(I’m jumping forward now from 2016 to 2020 through the power of technology. Welcome to the future. I still adore my kitchen. Here are a few updated photos of the kitchen after installing subway tile, refining my personal style 😉 , and switching out the 9×12 behemoth of a rug for something smaller. But not because we spilled anything on it- don’t worry- the rug is better than ever. I just wanted something antique with a little more soul.)
I repurposed this Antique Table as a Kitchen Island, and it adds so much warmth and charm to my kitchen. (I also seriously upped my photography skills, which is fun for me to see!)
I gave our sad pantry a Low Budget Pantry Makeover with Leftover Paint and $20 of Organization Supplies.
Want more details about the cost breakdown, material sources, and the process I used to paint the cabinets? Check out my $200 Kitchen Update: Sources and Process post. And DON’T FORGET to check out my Chalk Painted Kitchen Cabinets Two Years Later update. I answer your most frequently asked questions since this original post was published four years ago, and share all of my best tips and tricks for tackling a kitchen project of your own!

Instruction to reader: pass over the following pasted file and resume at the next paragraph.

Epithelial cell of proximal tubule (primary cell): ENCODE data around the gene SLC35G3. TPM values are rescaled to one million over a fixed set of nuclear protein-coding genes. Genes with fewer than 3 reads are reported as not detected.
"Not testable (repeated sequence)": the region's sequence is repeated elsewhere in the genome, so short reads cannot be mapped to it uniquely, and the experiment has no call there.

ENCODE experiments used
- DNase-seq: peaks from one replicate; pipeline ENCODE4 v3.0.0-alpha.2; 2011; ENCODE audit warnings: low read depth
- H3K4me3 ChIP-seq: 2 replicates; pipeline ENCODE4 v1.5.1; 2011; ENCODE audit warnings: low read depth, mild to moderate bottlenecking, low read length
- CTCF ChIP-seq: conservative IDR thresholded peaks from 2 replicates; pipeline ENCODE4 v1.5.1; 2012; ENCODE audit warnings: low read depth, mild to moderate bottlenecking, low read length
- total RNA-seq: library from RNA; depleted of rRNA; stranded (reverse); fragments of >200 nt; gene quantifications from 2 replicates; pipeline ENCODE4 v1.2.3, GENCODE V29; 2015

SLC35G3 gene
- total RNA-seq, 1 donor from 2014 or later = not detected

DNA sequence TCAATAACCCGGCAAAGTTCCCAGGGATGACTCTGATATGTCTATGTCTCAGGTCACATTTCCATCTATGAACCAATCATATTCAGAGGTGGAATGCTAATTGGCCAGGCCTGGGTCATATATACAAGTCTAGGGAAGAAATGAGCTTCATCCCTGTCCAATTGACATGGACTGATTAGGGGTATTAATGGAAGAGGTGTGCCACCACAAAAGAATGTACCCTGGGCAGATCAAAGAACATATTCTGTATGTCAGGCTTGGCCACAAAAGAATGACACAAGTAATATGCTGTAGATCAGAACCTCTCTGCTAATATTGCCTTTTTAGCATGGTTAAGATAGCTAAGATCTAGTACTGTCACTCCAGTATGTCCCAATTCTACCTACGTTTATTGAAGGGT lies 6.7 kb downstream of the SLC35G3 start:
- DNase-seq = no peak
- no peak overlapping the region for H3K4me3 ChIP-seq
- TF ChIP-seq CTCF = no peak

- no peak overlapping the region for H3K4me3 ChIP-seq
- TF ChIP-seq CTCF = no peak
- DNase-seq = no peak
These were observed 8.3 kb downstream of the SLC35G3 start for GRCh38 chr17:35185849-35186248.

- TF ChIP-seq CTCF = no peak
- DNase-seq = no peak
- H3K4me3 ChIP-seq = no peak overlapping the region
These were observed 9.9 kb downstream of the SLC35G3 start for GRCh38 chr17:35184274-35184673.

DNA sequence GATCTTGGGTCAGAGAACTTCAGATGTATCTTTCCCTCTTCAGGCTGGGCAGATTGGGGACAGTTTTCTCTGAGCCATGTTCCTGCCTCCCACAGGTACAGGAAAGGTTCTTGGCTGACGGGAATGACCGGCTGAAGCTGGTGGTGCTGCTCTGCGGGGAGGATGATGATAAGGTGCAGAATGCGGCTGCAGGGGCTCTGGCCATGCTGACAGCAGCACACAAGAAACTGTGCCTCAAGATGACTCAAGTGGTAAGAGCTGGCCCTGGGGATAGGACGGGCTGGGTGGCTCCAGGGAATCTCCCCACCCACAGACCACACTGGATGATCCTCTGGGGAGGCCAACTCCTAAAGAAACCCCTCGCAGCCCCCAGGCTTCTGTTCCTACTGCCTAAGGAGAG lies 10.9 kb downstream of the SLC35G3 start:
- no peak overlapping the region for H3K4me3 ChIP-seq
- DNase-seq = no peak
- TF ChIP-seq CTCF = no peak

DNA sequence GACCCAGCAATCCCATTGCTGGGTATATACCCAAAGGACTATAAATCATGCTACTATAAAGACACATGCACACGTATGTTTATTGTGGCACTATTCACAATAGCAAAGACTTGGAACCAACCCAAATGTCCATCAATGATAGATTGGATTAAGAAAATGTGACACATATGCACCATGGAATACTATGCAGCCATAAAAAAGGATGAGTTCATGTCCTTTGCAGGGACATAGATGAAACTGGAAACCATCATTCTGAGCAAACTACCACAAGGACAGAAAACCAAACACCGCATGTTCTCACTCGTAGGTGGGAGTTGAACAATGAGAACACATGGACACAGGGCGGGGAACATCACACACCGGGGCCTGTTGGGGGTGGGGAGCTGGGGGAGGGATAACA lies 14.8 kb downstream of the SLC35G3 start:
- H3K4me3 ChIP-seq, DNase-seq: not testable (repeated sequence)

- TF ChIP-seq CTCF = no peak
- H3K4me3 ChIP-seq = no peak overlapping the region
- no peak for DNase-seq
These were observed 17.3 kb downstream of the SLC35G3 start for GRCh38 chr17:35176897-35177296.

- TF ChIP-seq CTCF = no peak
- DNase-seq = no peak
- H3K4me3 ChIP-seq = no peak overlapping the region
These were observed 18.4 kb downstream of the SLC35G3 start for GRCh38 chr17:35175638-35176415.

Be sure to follow Holland Avenue Home on Instagram for daily snapshots of life and encouragement towards thoughtful homemaking. Want to join the Holland Avenue Home community? Sign up for my Newsletter, then hop over to Facebook and join the Thoughtful Homemakers group for project inspiration, an encouraging community, and behind the scenes of Holland Avenue!
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Want to see some more affordable transformations?
Hardware. from Amazon
Rug. from Wayfair
Today is August 29th. I had to check my calendar for that one because for me, it is still summer (and I still don’t know what day it is). This August brought forth brand new territory. It is the first year that I didn’t buy school supplies, move into a dorm, or meticulously organize assignment schedules. And to be honest, it’s a little weird.
We spend our entire childhood bobbing in between the routine of the school year and the respite of summer vacation. When August rolls around, we get back into a rhythm of productivity, schedules, and schooling. August means fresh notebooks. August means learning.
I graduated college in May, and won’t be going back to school. It would be easy to assume that my season of learning has come to an end. But this eternal summer vacation has brought a sense of freedom, and lots of new life. Even though I’m not spending my days writing papers or hitting the books, I am learning more than ever before. Learning is not confined to the classroom. In fact, I think that what we learn in the classroom prepares us to be students of the world that swirls outside of it.